No Martina, No Chris--No Interest?


In the Hewlett Packard/Women’s Tennis Assn. Computer Singles Rankings as of 23 Jul 85, to quote the computer printout precisely, the No. 1 player in the world is Evert Lloyd Chris. No. 2 is Navratilova Martina.

No. 22 is Louie Peanut, No. 42 is Smylie Elizabeth, No. 62 is Schropp Myriam, No. 82 is Gerken Barbara, and No. 102 is Gildemeister Laura.

Some of these women are in the vicinity this week, playing in Slims Virginia.


The problem with women’s tennis, of course, is No. 1 and No. 2. If Lloyd or Navratilova are entered in a tournament, no one else has much chance of winning. If Chris and Martina do not enter the tournament, no one much cares who wins.

The players care, though. Mandlikova Hana, who is ranked No. 3, certainly cares. So does Shriver Pam, who is No. 4.

Both are playing in the Virginia Slims of Los Angeles, which is continuing all week long at the Manhattan Country Club in Manhattan Beach.

Friends and relatives of the players also care who wins, as do tournament organizers, coaches, sponsors, sneaker makers and particularly devoted followers of women’s tennis. And more people should care, because the tennis being played is first-rate, and the effort being put forth is worth watching.

You go out there and watch these women play, some of them with rackets the size of guitars, and you go home thinking that you have just seen some fine tennis.

But unless you have a personal or vested interest, you are sadly indifferent as to who wins. You do not stay awake nights wondering how the Virginia Slims tournament is going to turn out. You do not check with Jimmy the Greek for odds on Zina Garrison vs. Rene Uys. You do not sit in saloons arguing with bartenders over who’s got the better backhand, Eva Pfaff or Bettina Bunge.

In person, you might root for an underdog. Or you might root for the popular and effervescent Shriver. Or for the intense and physically gifted Mandlikova. Some of the people who came to Tuesday’s matinee matches came to root for Hu Na, the nice young woman who defected from China. She, by the way, wants it known that she wants to be known as Na in singular references, not as Hu.

Put that in your Packard Hewlett computer and store it.

What women’s tennis needs is more stars. More leading women. More heroines.

If No. 1 and No. 2 suddenly retired, it would be good for the sport because it would return suspense to the outcome, but it would be bad because spectator interest would probably wither.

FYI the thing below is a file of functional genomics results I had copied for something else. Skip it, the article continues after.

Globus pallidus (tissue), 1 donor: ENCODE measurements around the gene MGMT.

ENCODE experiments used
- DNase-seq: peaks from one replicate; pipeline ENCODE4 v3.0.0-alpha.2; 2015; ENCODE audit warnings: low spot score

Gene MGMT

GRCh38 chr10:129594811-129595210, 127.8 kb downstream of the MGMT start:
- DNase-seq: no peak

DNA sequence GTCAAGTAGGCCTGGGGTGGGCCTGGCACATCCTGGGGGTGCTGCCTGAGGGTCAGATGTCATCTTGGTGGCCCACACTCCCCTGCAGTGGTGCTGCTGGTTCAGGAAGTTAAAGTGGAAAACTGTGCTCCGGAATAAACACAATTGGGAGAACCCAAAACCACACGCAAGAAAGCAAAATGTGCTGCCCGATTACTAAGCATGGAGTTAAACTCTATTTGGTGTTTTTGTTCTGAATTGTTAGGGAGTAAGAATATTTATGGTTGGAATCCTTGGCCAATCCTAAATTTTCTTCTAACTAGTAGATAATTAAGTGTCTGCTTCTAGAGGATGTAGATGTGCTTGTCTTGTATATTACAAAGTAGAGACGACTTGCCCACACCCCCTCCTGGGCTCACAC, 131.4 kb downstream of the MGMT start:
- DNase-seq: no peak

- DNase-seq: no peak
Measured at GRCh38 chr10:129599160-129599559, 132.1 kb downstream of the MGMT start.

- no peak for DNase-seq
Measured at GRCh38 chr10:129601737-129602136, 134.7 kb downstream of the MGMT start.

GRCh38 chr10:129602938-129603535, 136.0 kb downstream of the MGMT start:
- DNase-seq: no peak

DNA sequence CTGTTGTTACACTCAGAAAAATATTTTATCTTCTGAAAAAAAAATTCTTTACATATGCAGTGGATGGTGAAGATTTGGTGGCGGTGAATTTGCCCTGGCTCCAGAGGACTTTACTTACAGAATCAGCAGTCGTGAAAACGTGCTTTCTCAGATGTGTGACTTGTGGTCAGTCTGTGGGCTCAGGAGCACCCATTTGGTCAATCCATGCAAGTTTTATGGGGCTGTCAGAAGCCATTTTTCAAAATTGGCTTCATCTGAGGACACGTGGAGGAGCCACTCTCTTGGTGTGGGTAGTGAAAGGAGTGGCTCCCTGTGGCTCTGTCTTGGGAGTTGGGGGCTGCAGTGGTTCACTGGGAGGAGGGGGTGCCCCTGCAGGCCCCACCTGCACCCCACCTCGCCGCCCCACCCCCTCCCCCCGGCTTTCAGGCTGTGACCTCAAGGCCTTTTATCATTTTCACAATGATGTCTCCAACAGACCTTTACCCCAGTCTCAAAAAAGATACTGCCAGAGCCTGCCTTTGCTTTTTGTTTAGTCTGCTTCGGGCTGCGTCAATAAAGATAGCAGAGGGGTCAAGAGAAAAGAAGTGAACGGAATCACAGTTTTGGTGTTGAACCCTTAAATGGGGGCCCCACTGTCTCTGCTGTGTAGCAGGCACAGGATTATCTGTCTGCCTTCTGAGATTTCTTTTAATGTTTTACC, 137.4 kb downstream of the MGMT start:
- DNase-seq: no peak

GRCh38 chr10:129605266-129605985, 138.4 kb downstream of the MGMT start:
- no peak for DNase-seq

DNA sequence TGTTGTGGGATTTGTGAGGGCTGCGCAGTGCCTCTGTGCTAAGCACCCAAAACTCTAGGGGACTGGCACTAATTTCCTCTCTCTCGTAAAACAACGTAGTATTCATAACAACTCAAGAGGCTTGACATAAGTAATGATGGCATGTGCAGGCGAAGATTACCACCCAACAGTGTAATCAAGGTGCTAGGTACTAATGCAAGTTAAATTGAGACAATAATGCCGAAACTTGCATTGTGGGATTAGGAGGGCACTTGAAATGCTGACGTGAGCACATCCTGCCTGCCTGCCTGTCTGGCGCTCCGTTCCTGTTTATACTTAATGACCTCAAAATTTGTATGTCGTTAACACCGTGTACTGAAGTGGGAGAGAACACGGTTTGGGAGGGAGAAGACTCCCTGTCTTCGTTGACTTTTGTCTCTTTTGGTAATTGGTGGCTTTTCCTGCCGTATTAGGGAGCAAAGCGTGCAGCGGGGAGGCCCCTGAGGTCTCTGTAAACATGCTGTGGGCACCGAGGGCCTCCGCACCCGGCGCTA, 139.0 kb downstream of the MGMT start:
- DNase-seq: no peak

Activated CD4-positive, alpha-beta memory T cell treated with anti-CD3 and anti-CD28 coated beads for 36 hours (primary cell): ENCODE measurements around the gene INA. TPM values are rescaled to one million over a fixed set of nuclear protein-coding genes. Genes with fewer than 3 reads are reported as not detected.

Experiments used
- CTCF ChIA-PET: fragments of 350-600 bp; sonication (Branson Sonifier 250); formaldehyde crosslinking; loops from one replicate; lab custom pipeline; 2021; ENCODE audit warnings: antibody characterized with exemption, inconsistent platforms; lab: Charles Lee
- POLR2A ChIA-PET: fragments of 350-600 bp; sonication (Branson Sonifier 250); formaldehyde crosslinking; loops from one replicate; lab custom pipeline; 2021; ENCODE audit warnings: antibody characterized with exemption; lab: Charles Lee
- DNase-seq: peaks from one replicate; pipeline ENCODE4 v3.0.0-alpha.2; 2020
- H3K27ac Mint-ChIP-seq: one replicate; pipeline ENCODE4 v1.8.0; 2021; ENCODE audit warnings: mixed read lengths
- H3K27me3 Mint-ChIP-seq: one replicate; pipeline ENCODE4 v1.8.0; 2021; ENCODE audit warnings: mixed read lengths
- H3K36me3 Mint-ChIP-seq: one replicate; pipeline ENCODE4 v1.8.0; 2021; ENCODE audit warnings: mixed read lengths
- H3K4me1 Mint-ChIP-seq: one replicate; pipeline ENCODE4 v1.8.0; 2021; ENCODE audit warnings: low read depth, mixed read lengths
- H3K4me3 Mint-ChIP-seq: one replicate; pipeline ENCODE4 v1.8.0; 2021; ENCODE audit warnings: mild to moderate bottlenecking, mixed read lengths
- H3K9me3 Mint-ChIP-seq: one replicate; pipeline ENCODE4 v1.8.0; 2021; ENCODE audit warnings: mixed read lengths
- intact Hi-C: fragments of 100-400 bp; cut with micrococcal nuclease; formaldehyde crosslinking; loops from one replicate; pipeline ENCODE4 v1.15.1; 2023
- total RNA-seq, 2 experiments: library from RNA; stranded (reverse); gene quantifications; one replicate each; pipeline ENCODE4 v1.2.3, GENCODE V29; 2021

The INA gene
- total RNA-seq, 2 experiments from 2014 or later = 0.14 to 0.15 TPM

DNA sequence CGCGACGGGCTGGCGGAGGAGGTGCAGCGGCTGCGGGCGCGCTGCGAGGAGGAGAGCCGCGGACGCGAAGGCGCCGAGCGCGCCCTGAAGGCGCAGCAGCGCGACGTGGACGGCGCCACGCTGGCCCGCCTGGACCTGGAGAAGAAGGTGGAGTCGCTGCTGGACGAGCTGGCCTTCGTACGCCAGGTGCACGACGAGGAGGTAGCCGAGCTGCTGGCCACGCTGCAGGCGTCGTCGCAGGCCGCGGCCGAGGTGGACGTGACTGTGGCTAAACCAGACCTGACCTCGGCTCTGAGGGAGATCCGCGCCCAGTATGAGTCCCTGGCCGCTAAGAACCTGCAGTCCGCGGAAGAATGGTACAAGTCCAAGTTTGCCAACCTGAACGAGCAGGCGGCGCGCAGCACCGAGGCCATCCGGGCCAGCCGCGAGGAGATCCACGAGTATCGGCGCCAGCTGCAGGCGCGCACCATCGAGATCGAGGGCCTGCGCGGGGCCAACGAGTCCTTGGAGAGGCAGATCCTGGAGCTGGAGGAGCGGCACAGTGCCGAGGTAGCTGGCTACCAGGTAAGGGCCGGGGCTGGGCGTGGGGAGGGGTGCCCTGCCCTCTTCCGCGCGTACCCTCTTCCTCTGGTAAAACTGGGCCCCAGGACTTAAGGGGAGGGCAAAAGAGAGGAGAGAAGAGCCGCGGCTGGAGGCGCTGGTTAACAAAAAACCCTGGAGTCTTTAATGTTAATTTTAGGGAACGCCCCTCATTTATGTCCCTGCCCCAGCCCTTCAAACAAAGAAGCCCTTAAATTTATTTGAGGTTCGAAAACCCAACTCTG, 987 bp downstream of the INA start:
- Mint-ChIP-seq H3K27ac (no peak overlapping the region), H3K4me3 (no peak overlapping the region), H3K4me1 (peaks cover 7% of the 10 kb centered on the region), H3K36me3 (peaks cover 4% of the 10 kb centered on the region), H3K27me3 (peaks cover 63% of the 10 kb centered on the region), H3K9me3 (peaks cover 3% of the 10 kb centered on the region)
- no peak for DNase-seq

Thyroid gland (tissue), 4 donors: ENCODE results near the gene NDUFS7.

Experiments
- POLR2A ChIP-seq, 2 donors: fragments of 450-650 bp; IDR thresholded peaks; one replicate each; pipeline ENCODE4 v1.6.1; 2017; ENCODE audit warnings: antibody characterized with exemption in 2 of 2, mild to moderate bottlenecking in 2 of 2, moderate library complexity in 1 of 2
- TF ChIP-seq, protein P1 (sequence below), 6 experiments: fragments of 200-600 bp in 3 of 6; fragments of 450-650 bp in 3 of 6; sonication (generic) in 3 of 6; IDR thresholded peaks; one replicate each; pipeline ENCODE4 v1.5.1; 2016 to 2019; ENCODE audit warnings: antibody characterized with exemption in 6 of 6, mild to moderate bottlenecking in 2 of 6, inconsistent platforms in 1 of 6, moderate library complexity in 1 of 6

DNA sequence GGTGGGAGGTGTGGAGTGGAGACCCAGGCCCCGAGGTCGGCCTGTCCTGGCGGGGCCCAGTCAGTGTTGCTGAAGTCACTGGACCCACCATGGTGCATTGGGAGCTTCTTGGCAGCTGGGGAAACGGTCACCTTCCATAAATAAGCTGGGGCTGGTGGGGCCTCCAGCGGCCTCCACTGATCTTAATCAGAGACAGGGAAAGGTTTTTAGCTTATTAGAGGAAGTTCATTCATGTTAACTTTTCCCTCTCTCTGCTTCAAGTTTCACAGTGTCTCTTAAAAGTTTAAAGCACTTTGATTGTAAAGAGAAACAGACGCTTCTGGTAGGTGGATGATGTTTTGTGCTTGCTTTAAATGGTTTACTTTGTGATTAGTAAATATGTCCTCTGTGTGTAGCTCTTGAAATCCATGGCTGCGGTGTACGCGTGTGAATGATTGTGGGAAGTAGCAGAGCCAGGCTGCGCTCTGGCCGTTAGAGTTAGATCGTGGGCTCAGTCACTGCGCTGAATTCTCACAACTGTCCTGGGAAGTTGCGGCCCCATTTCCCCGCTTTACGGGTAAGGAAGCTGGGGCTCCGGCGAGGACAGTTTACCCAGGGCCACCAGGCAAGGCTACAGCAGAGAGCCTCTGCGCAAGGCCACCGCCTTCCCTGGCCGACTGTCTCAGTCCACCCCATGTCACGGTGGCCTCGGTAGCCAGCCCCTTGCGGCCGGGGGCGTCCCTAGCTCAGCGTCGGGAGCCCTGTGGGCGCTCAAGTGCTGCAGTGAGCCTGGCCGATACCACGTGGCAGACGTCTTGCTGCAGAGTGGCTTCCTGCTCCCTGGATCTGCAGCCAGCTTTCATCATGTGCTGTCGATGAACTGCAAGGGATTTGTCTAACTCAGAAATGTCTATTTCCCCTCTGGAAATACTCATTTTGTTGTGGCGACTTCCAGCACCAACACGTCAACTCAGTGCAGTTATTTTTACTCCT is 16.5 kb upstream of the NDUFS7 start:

There has been such a rush to develop new stars that athletes such as Tracy Austin and Andrea Jaeger were pushed onto center court practically in their adolescence. Neither is seen much anymore--Austin because of injuries, Jaeger because of first-degree burnout--but if it seems as though they have been around forever, Austin has not yet had her 23rd birthday, and Jaeger has just turned 20.

Tennis misses them. They kept No. 1 and No. 2 on their toes. New heroines must be found to come along and replace them.

Maybe even a villainess would do. Maybe women’s tennis needs a whiner, a screamer, a real rhymes-with-witch type of player to rival certain male players whose reputations precede them.

At the very least, women’s tennis could use somebody colorful.

Kate Gompert is probably too nice a person to become somebody you would like to boo, but she sure is fun to watch. If every player on the tour were as demonstrative as she is, there would have to be public-address announcements asking the players to settle down so the spectators could concentrate.

Gompert, 22, is a tall lefty from Stanford who lives in New Mexico. She is No. 111 on the computer.

Tuesday, her job was to play Claudia Kohde-Kilsch of West Germany, who is No. 8. A couple of hundred people formed a gallery around center court to watch.

Gompert kept whacking herself on the hip for incentive. She also kept talking to herself, at first just moving her lips, then talking out loud, then finally talking very loud.

She hit one too long and shouted. She hit the next one long and disgustedly let her racket drop to the ground in front of her. Then she tried a lob that went long. “What am I doing?” Gompert called out.

It continued for the rest of the match:

--”How can you be out in front of something like that?”

--”You’re rushing everything!”

--”You don’t have a plan! You’re just hitting!”

She hit one out of bounds, took a second ball and pounded it hard to the court, making it bounce 20 feet high. She lost a point with another bad shot, looked up and shouted: “Sick!”

She couldn’t reach a drop shot in time, so she swatted the net post instead, startling a ball boy. Later, forced to wait a few seconds for the ball boy to retrieve a ball, she said: “Come on!” When the ball boy was slow picking up another ball, she rolled her eyes.

As the match, which she lost, neared the end, Gompert hit one too low, sat down on the court and hollered: “How many times can I hit the top of the net? It’s not my day!”

Shake it off, Gompert Kate. Even Evert Lloyd Chris and Navratilova Martina have had days like this.